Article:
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What to do in your garden in December.

SHOPPING

* Gift plants in pots. Bypass crowded malls and head to nurseries this month for plants that the gardeners on your list can enjoy long after the holidays. For an edible treat, tie a bow around a dwarf citrus tree or a cluster of strawberry plants. For something in bloom, choose a camellia, Christmas cactus, cymbidium, kalanchoe, or moth orchid.

PLANTING

* Bare-root roses. Sunset climate zones 7-9, 14-17: For best selection, shop for bare-root roses this month. If you want roses for cutting, try floribundas or hybrid teas. For small spaces or containers, choose varieties that stay compact, such as 'Sunsprite' or 'China Doll'. If you can't find what you're looking for at local nurseries, try a mail-order source such as Arena Roses (www.arenaroses.com or 888/466-7434), Petaluma Rose Company (www.petrose.com or 877/738-2586), or Regan Nursery (www.regannursery.com or 510/797-3222).

* Living Christmas trees. In December, most nurseries sell a wider than usual range of conifers suitable for growing in containers as living Christmas trees. Choices include Colorado blue spruce, deodar cedar, Douglas fir, pines, and redwood. Before bringing a potted tree indoors, water it thoroughly and hose off the foliage. Once indoors, set the pot on a waterproof saucer in a cool, bright location away from heat sources. Check soil moisture daily and water as needed; keep the tree indoors no longer than 10 days. Then plant outdoors or transplant into a larger container.

MAINTENANCE

* Keep cut Christmas trees fresh. For the freshest tree, look for one that is stored in water at the Christmas tree lot. After you get it home, remove an inch off the bottom of the trunk with a saw, place the trunk in a bucket of water, and store the tree outdoors in a shady area overnight. Before setting the tree in a stand, saw another inch off the bottom (you may need to remove some branches, if they start low on the trunk). Use a stand with a large reservoir, and keep the reservoir full (check it daily the first week).

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* Protect citrus. Zones 7-9, 14-17: Young trees are more prone to frost damage than older trees. Also, immature fruits up to 1/2 inch in diameter are damaged at higher temperatures (around 30[degrees]) than larger, ripe grapefruit, lemons, mandarins, and oranges, which can tolerate temperatures down to 26[degrees] for short periods. If a heavy freeze is predicted, cover citrus trees with burlap draped over stakes, if possible; keep the fabric from touching the leaves or fruits.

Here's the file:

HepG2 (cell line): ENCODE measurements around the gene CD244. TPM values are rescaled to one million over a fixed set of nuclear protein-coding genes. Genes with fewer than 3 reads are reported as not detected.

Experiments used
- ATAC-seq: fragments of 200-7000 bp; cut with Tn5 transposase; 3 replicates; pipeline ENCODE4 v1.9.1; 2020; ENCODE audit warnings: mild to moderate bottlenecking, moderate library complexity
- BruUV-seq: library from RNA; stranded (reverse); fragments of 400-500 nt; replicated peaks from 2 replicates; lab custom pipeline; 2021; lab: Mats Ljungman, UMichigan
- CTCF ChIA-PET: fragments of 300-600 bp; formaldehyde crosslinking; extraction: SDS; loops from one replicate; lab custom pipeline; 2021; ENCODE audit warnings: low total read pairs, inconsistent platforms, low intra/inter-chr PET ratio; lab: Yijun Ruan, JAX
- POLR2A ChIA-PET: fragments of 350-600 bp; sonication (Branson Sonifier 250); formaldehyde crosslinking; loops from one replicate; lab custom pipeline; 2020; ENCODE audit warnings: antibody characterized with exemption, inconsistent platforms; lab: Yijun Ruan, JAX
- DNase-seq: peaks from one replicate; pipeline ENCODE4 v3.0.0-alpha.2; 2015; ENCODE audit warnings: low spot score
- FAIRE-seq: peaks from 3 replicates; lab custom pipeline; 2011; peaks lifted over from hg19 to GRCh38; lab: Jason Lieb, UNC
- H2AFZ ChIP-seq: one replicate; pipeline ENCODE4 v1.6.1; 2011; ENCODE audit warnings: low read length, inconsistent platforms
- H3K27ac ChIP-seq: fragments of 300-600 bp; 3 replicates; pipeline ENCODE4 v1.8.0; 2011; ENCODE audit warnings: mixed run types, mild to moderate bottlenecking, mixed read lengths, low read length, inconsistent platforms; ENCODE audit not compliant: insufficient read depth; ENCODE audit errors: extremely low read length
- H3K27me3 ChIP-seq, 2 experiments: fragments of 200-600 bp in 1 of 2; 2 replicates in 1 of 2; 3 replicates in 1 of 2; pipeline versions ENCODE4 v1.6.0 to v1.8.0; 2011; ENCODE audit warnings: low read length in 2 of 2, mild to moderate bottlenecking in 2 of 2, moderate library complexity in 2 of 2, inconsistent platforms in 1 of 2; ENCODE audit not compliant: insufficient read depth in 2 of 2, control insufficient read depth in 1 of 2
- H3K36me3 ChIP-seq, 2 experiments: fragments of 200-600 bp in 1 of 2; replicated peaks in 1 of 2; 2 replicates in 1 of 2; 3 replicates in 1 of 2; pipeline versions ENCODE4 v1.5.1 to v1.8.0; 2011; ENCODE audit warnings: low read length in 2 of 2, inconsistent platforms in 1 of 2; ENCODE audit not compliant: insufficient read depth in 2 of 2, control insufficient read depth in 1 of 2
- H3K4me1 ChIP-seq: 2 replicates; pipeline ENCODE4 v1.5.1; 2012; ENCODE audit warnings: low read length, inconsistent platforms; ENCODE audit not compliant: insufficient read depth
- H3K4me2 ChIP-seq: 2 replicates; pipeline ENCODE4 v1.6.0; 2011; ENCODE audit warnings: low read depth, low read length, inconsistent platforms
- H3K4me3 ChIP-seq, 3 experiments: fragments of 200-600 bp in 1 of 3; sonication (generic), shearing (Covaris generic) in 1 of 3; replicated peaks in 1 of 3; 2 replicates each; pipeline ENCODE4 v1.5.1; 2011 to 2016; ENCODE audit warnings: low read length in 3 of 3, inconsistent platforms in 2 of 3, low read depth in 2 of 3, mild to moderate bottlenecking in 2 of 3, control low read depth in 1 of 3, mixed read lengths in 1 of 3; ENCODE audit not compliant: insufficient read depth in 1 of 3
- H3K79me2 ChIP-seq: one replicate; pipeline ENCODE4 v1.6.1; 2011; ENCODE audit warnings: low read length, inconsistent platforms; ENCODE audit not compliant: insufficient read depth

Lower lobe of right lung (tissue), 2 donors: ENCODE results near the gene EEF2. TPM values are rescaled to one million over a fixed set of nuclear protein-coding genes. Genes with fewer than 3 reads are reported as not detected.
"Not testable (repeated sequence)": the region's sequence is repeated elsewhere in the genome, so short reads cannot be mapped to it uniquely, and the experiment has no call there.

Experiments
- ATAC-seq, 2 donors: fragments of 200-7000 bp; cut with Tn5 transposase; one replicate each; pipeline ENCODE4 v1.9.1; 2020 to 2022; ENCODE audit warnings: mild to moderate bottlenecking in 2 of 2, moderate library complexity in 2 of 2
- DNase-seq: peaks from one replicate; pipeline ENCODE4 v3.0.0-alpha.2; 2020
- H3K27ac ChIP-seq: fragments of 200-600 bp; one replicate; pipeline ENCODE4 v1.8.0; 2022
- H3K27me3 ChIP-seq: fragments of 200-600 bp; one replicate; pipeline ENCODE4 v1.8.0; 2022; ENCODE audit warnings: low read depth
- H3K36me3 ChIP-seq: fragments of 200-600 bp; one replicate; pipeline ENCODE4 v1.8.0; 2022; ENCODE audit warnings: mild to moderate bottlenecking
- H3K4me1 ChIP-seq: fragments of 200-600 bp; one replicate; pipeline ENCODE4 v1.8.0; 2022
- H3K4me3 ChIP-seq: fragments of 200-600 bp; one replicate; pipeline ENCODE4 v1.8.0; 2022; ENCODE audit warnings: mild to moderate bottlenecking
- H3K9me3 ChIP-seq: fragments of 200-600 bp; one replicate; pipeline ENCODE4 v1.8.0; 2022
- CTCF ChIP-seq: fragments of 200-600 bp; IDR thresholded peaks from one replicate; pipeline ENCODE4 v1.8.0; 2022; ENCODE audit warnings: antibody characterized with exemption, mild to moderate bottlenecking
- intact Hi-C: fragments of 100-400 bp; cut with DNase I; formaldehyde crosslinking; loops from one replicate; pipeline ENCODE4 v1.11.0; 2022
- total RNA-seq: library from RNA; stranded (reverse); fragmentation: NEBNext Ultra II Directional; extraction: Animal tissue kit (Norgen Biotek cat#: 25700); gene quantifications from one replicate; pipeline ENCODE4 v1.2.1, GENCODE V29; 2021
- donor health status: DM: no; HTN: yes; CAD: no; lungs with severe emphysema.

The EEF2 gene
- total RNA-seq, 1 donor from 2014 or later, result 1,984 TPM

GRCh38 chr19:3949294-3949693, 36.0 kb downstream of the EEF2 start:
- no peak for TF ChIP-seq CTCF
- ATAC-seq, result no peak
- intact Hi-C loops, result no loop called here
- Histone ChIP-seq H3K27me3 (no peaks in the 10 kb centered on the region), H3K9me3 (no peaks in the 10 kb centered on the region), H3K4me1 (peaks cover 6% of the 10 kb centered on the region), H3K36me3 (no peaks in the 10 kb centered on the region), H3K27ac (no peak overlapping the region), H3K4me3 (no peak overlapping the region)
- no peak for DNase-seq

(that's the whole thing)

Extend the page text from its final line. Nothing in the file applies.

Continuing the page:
PEST CONTROL

* Spray for peach diseases. Zones 7-9, 14-17: To control peach blight and peach leaf curl, spray with lime sulfur mixed with dormant oil after leaves have dropped. Repeat in February, just before buds show color. Spray on a dry day and follow label directions carefully.

RELATED ARTICLE: TIP FROM THE TEST GARDEN

How to cut greens for decorating

Your garden's evergreens are handy sources of greenery for making holiday garlands or wreaths. But when you take cuttings from valuable landscape plants such as cedar, fir, juniper, pine, spruce, and redwood, do it carefully to preserve the plant's health and shapeliness. Use sharp pruners to make angled cuts. Any multiple clippings you take from a single plant should be balanced around the plant, not just from one area.

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** Directional pruning. Force growth upward by cutting just beyond an upward-growing branchlet or bud. To foster spreading growth, cut beyond a downward-growing branch.

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** Avoid leaving stubs. Cut back to a whorl or to the trunk.

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** Cut back stems anywhere along the leafy portion.
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Article Details
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Title Annotation:NORTHERN CALIFORNIA CHECKLIST
Author:Chai, Julie
Publication:Sunset
Geographic Code:1USA
Date:Dec 1, 2005
Words:602
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